Sudanese President Omer al-Bashir has appealed to the warring parties in South Sudan to exercise self-control and stop the fighting that has erupted in the capital Juba since last week.
At least 200 people have been killed in the fighting that broke out on Thursday between armed forces loyal to President Salva Kiir and the country’s First Vice-President, Riek Machar who concluded a peace agreement in August last year.
There have conflicting reports as to the reasons of the clashes with senior officials and military officers from each side blaming the other for causing the fighting.
In a statement extended to Sudan Tribune, the Sudanese presidency said that al-Bashir on Sunday held a telephone conversation with Kiir and Machar to check on the situation in Juba following the killing of dozens from both sides.
According to the statement, al-Bashir demanded the two parties “to exercise self-control and give priority to South Sudanese people’s interests to achieve regional stability and to not open a loophole for terrorism”.
He also stressed the need to stop the bloodshed and avoid dragging the country into tribal and political conflicts that could disrupt peace and development in South Sudan.
Also, Sudan’s Foreign Ministry said it has engaged in intensive contacts with the regional and international partners concerned with the implementation of South Sudan’s peace agreement to contain the situation.
In a statement extended to Sudan Tribune on Sunday, it pointed that the Foreign Minister Ibrahim Ghandour would participate in an emergency meeting of the Intergovernmental Authority on Development (IGAD) foreign ministers in Nairobi on Monday to discuss the situation in South Sudan.
The statement added that Sudan would continue to monitor the situation in South Sudan closely and will exert every possible effort in coordination with the regional and international partners to achieve full stability in South Sudan.
Meanwhile, the United States embassy in Juba said “the situation in Juba has significantly deteriorated”, urging American citizens in the South Sudanese capital to remain vigilant and shelter in a safe location.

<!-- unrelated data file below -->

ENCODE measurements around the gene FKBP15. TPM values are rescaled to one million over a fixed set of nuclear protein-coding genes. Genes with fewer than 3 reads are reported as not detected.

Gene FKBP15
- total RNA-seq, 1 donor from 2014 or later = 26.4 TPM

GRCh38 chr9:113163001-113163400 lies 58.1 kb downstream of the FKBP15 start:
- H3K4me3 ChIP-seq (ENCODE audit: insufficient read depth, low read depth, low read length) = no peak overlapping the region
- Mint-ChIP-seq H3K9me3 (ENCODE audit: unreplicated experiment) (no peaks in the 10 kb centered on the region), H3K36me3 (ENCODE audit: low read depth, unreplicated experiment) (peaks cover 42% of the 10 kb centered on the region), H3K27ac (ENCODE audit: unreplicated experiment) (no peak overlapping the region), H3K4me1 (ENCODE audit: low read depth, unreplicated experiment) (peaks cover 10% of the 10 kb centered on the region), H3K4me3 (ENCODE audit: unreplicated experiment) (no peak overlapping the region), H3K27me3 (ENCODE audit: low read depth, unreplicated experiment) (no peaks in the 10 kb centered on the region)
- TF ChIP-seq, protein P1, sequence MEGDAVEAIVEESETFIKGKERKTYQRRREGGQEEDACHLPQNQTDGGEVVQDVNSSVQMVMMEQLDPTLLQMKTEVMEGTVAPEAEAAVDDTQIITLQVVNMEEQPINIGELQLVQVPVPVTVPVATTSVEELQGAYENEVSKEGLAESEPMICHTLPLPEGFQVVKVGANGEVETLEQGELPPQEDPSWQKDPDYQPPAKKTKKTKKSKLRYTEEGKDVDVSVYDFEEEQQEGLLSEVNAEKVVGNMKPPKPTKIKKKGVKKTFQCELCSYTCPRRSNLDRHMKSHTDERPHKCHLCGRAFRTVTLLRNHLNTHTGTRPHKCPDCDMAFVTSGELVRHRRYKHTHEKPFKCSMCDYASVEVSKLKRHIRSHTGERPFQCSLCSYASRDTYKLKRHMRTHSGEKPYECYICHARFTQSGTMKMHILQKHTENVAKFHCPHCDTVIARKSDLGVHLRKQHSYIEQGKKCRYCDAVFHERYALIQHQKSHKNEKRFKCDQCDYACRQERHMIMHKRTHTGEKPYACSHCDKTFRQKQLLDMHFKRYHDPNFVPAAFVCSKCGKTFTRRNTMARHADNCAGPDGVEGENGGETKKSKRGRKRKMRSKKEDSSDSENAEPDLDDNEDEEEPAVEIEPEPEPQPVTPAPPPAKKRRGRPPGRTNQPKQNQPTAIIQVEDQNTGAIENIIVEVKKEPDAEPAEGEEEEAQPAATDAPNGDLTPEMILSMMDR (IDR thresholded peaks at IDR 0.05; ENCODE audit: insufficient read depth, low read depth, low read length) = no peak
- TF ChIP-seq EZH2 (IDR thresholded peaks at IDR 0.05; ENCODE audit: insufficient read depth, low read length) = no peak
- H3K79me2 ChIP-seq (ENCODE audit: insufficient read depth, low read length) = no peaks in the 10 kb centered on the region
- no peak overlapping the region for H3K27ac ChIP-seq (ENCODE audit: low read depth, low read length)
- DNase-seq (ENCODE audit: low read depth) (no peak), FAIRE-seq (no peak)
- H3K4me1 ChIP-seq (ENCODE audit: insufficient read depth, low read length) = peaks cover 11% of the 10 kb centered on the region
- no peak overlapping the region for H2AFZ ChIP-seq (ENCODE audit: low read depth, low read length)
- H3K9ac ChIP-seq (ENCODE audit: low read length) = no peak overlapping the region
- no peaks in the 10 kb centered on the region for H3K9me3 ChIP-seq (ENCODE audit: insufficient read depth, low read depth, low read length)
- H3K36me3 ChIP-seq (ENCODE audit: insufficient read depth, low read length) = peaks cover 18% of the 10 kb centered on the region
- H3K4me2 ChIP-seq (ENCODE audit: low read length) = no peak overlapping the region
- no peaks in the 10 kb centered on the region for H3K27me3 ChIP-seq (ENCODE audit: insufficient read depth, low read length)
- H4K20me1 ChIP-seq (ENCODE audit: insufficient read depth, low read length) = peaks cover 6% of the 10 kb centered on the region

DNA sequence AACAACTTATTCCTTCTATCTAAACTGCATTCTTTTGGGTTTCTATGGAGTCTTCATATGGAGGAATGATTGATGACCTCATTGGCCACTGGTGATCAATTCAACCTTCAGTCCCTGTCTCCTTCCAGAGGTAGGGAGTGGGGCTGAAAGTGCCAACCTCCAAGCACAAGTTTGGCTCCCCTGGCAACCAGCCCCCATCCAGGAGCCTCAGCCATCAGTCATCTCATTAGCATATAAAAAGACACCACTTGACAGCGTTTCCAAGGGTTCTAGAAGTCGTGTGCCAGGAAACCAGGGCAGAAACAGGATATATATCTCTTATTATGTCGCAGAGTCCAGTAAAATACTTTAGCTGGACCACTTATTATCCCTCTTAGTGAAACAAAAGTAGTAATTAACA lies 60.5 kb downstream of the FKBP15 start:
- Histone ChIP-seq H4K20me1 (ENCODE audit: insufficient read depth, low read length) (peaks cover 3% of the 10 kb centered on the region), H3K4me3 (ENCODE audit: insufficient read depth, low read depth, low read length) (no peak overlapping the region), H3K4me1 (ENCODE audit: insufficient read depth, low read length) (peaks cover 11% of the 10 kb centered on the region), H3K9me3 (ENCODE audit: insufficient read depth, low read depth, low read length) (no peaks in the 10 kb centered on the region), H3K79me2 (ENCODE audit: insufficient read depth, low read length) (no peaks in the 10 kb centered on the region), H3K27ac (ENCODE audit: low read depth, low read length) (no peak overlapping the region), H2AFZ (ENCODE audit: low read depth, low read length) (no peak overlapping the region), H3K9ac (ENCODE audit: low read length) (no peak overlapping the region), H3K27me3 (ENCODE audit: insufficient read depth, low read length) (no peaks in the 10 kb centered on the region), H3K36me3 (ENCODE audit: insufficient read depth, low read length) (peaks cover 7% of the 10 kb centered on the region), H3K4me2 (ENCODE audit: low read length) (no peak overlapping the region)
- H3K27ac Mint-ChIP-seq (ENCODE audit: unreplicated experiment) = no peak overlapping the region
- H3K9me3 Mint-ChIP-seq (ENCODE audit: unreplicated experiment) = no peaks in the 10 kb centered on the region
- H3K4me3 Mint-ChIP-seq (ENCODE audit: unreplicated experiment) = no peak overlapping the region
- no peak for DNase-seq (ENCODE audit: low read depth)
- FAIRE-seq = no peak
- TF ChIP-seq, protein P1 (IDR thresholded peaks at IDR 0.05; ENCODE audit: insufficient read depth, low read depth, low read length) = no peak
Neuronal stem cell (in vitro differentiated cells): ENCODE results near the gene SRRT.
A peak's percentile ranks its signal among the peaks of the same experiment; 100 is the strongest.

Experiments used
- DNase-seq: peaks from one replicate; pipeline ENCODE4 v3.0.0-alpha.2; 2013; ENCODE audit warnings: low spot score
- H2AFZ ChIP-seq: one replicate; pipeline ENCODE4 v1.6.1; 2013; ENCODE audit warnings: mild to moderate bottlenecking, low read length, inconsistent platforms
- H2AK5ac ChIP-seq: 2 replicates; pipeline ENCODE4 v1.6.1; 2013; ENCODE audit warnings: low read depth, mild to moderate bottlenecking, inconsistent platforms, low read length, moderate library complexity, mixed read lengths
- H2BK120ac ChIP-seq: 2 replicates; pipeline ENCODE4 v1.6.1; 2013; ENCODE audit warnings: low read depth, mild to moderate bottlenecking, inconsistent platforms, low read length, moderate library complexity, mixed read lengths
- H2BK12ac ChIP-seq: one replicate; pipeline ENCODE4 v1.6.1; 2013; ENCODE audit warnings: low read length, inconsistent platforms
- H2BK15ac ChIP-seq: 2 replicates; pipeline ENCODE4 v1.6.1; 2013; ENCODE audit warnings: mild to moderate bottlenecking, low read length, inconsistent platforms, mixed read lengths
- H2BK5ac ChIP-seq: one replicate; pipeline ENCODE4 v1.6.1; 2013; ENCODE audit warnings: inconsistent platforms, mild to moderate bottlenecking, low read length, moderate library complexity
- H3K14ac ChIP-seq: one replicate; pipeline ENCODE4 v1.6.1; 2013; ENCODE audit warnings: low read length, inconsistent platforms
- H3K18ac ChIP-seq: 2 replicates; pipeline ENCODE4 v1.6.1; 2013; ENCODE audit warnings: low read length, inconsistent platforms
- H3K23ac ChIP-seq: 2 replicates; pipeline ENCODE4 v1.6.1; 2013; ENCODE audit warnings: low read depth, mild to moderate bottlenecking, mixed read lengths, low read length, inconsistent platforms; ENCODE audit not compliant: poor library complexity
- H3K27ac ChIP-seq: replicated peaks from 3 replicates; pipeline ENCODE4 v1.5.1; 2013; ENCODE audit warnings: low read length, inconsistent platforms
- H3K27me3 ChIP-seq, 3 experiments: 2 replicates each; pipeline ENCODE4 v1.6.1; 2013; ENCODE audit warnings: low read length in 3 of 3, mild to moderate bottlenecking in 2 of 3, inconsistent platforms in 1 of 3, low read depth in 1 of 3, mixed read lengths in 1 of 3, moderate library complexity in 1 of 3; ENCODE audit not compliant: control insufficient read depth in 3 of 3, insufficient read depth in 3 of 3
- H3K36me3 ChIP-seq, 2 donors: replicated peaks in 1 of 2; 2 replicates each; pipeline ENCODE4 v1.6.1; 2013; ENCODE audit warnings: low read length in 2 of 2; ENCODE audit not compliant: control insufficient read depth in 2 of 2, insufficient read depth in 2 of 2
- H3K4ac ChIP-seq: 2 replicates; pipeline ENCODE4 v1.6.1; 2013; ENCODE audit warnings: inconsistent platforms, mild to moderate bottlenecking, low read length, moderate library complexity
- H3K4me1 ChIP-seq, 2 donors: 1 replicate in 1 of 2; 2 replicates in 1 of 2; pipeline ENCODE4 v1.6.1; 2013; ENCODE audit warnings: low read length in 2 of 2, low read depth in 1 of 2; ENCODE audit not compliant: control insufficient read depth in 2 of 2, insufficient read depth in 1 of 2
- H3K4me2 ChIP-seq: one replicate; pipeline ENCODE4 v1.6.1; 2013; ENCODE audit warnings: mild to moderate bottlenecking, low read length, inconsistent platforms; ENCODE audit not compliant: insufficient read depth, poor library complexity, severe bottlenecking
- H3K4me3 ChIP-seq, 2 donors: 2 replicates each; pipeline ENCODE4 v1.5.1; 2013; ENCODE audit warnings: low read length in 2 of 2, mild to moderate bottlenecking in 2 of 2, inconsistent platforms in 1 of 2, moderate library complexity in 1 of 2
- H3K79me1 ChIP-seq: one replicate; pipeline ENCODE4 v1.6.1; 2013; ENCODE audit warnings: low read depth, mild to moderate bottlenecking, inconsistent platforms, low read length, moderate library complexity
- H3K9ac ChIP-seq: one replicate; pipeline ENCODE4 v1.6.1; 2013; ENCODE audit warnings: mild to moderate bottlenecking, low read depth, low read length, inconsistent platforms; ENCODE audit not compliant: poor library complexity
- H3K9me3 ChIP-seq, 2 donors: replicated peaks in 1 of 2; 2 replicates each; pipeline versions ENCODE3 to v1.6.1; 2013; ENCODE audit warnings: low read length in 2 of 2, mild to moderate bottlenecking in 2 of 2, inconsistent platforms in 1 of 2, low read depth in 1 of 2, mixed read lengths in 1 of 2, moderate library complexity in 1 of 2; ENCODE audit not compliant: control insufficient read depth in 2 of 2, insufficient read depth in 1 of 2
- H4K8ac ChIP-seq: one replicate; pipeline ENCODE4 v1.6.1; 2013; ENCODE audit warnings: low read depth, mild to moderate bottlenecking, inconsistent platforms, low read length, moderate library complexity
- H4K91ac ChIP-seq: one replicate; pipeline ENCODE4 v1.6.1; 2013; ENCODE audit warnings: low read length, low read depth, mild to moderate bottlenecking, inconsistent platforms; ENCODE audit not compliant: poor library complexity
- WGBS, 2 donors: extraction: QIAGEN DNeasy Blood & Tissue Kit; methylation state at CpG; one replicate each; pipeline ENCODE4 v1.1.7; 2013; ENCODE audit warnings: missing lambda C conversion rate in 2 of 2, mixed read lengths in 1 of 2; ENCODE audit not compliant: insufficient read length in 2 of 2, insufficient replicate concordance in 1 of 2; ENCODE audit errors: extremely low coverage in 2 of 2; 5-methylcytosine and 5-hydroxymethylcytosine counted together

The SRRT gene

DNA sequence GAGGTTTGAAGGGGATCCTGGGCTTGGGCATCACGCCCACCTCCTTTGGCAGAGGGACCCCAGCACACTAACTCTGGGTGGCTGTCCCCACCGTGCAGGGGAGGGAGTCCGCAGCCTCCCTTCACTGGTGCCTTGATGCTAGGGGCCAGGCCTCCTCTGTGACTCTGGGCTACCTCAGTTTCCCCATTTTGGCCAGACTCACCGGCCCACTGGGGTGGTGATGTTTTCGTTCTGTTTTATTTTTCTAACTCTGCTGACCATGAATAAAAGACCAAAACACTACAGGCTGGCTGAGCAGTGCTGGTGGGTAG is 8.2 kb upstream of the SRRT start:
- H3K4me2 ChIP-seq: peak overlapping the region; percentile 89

“There is serious ongoing fighting between government and opposition forces, including near the airport, UNMISS locations, Jebel and elsewhere throughout Juba” added the embassy in its Facebook page.
For its part, the United Nations on Sunday pointed to the use of mortars, rocket-propelled grenades and “heavy offensive weapons” in the fighting, saying that Mi-24 helicopter gunship was seen flying over Juba.
Eyewitnesses said the deteriorating security conditions have forced the residents in South Sudan’s capital to stay at their homes or flee the city.
Also, in a post on Twitter, Kenya’s national carrier Kenya Airways on Sunday announced the suspension of its flights to Juba due “to uncertain security situation”.
South Sudan has canceled this year’s independence celebrations due to the economic crunch resulting from more than two years of civil conflict. It won independence on July 9, 2011 from Sudan after more than two decades of war that ended in a bitter divorce.
The country again plunged into conflict in December 2013 after President Salva Kiir accused his deputy Riek Machar of plotting a coup, which the latter denied, leading to a cycle of retaliatory killings.
President Kiir and former rebel leader Machar signed a peace deal in August last year for the formation of the transitional national unity government to end over two years of civil war.